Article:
Contrary to the special inquiry officer, we are unable to distinguish respondent's case from the Supreme Court holding in Rosenberg v. Fleuti (supra). Knowledge of the fact that a travel document is required for presentation to an inspecting immigration officer upon return to the United States is not the sine qua non of the Supreme Court's reference to travel document requirements as indicative of an "intent to depart in a manner which can be regarded as meaningfully interruptive of the alien's permanent residence.” When the Supreme Court in stating the several factors relevant to a meaningful departure said “whether the alien has to procure any travel documents in order to make this trip” they meant that the procurement of the document is the key to an "intent" to depart "meaningfully" because as the Supreme Court expressed it "the need to obtain such items might well cause the alien to consider more fully the implications involved in his leaving the country.” (Emphasis supplied.) Furthermore, under the regulations then prevailing 3 Fleuti was required to present his alien registration receipt card (Form I-151) to effect a reentry when he returned from Mexico in August of 1956 and we presume he had one in his possession for this purpose. As in the case of this respondent Fleuti did not have “to procure any travel documents in order to make his trip" to Mexico (10 L. ed. 2d at p. 1009).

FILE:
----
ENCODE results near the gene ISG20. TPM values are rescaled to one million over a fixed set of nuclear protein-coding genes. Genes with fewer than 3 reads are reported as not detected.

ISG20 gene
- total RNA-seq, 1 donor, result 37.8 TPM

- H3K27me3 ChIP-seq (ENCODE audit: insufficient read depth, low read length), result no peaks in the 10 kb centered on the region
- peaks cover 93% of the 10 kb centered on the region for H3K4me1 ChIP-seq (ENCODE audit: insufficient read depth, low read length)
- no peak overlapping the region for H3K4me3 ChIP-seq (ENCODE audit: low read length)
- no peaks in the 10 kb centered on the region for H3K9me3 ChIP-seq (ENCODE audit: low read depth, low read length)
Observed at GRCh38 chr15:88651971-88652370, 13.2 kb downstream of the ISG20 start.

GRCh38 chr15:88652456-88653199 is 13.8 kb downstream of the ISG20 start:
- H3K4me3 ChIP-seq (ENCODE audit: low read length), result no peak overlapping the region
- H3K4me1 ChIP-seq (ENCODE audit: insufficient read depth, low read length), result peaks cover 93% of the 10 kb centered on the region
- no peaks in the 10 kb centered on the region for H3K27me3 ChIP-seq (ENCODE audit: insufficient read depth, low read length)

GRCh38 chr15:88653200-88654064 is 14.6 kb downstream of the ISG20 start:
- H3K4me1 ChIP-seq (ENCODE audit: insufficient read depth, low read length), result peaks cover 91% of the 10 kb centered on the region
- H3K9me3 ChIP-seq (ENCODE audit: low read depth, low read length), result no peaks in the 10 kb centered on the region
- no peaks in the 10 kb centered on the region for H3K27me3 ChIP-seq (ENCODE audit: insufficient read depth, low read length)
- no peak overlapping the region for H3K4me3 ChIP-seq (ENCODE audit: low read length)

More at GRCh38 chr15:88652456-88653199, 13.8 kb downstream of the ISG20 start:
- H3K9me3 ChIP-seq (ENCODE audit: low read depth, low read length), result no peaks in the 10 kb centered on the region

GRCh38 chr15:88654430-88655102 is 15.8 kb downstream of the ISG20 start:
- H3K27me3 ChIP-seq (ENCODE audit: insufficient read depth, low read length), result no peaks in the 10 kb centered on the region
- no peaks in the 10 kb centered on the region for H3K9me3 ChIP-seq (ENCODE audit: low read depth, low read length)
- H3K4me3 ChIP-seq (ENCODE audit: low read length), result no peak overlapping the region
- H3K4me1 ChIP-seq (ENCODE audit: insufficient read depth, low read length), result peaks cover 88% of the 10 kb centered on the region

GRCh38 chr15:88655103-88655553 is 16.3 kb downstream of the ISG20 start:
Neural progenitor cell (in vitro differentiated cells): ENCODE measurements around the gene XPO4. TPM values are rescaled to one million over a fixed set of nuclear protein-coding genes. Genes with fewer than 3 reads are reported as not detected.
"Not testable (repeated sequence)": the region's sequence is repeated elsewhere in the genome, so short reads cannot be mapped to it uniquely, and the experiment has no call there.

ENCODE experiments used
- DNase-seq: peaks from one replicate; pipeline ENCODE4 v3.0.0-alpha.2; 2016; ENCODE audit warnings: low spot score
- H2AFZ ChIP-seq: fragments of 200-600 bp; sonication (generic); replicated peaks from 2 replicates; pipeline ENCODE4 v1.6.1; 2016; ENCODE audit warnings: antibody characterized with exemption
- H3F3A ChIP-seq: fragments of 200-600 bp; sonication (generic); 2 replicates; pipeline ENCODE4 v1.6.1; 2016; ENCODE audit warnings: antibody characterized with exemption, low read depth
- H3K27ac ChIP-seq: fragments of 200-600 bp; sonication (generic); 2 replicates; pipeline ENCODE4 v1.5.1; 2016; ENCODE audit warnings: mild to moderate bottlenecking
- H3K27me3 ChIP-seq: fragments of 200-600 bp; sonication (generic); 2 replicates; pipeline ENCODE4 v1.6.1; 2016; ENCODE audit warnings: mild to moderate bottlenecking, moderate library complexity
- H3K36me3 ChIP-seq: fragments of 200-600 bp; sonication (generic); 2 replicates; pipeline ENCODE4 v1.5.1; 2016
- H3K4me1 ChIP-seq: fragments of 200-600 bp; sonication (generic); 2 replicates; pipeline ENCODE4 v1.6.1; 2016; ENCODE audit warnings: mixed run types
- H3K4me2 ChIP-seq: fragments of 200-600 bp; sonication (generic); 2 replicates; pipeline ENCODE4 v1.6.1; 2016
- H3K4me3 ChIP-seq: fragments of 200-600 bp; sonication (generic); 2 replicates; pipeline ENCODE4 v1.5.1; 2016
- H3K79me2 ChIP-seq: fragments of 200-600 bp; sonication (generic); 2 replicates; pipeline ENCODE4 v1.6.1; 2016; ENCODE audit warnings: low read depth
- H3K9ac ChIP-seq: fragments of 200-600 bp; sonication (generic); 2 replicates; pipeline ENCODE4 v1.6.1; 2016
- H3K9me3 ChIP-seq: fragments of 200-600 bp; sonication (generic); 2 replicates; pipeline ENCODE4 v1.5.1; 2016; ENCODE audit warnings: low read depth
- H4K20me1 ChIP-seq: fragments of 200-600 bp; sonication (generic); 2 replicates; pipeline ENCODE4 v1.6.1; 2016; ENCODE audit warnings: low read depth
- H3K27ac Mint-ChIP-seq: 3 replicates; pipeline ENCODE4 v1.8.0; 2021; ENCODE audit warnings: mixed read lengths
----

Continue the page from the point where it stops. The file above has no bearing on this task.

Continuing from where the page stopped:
This respondent has had an alien registration card since his initial entry for permanent residence in 1956. He did not have to make a formal application for a travel document authorizing his reentry following a border crossing into Mexico because under 8 CFR 211.1 (supra 2) his alien registration card was sufficient for this purpose. According to his testimony the document he presented upon his return to the United States (alien registration card) said on its face that the holder thereof “was allowed either in Mexico or Canada, possibly three months ...” (p. 12) It cannot be said under these circumstances that the respondent's casual and brief excursion beyond our borders was “intended” as a departure disruptive of his resident alien status. Accordingly, the respondent did not make an "entry” within the meaning of section 101 (a) (13) of the Immigration and Nationality Act (supra ?) when he returned to the United States following a visit in Mexico of four hours' duration in July of 1959. The charge laid under section 241 (a) (4) of the Immigration and Nationality Act (8 U.S.C. 1251 (a) (4)) cannot be sustained because the respondent has not been convicted of a crime involving moral turpitude committed within five years of his only "entry” into the United States, namely, his entry for permanent residence on July 7, 1956. An appropriate order will be entered.